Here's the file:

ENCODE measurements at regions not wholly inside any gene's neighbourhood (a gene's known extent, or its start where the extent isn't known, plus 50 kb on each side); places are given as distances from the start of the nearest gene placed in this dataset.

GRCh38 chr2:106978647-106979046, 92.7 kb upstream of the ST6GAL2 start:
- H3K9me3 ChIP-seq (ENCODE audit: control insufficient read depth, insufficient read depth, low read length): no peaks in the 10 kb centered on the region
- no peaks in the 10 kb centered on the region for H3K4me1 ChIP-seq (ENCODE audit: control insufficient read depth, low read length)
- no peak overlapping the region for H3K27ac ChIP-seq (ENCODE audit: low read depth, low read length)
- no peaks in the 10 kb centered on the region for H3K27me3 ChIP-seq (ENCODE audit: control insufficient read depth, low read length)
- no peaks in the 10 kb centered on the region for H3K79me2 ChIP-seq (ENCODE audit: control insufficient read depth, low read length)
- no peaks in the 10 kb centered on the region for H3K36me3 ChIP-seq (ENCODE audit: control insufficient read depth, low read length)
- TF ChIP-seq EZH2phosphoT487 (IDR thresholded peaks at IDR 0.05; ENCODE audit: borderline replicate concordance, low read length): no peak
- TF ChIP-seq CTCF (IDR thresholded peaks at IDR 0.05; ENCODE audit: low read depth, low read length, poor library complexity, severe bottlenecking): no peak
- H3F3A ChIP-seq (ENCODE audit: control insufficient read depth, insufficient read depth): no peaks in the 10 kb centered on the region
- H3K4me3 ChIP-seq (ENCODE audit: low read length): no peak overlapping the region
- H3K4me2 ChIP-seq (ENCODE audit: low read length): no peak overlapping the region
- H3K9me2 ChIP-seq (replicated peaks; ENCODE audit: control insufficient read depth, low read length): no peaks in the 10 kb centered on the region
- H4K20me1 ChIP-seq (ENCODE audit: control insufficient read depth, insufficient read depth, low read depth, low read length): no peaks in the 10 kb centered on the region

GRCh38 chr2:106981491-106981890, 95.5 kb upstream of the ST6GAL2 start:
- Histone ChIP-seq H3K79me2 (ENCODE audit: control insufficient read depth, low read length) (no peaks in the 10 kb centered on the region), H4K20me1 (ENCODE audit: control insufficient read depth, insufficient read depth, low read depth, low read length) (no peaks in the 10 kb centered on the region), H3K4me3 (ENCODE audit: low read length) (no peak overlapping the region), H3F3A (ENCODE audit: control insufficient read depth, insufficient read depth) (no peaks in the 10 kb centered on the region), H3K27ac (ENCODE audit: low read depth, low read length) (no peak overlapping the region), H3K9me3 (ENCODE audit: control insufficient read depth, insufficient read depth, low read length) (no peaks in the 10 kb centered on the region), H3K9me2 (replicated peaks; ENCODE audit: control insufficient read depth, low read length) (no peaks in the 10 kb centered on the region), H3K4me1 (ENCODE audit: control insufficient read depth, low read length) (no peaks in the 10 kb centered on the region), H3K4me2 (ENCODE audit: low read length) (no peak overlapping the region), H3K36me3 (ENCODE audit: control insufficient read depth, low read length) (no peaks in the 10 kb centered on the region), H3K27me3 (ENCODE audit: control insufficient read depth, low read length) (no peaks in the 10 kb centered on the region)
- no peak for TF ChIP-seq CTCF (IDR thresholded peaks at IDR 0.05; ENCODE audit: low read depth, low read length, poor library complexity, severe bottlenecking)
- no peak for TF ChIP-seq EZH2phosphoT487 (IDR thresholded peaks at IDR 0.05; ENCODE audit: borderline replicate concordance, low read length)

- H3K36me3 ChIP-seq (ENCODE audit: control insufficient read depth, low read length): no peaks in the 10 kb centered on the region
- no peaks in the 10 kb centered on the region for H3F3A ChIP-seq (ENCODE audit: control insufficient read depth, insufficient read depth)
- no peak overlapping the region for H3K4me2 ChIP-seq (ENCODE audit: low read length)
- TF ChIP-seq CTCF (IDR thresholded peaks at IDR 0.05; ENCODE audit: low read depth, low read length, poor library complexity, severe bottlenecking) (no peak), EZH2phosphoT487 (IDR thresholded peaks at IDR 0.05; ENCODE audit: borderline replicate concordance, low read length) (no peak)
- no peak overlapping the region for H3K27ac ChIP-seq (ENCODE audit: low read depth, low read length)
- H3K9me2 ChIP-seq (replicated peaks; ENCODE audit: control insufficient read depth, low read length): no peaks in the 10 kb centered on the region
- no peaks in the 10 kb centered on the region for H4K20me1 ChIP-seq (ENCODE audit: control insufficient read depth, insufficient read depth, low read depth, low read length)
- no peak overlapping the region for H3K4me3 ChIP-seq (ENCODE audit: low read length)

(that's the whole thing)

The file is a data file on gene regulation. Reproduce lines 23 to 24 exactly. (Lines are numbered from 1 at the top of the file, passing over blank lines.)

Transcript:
- TF ChIP-seq CTCF (IDR thresholded peaks at IDR 0.05; ENCODE audit: low read depth, low read length, poor library complexity, severe bottlenecking) (no peak), EZH2phosphoT487 (IDR thresholded peaks at IDR 0.05; ENCODE audit: borderline replicate concordance, low read length) (no peak)
- no peak overlapping the region for H3K27ac ChIP-seq (ENCODE audit: low read depth, low read length)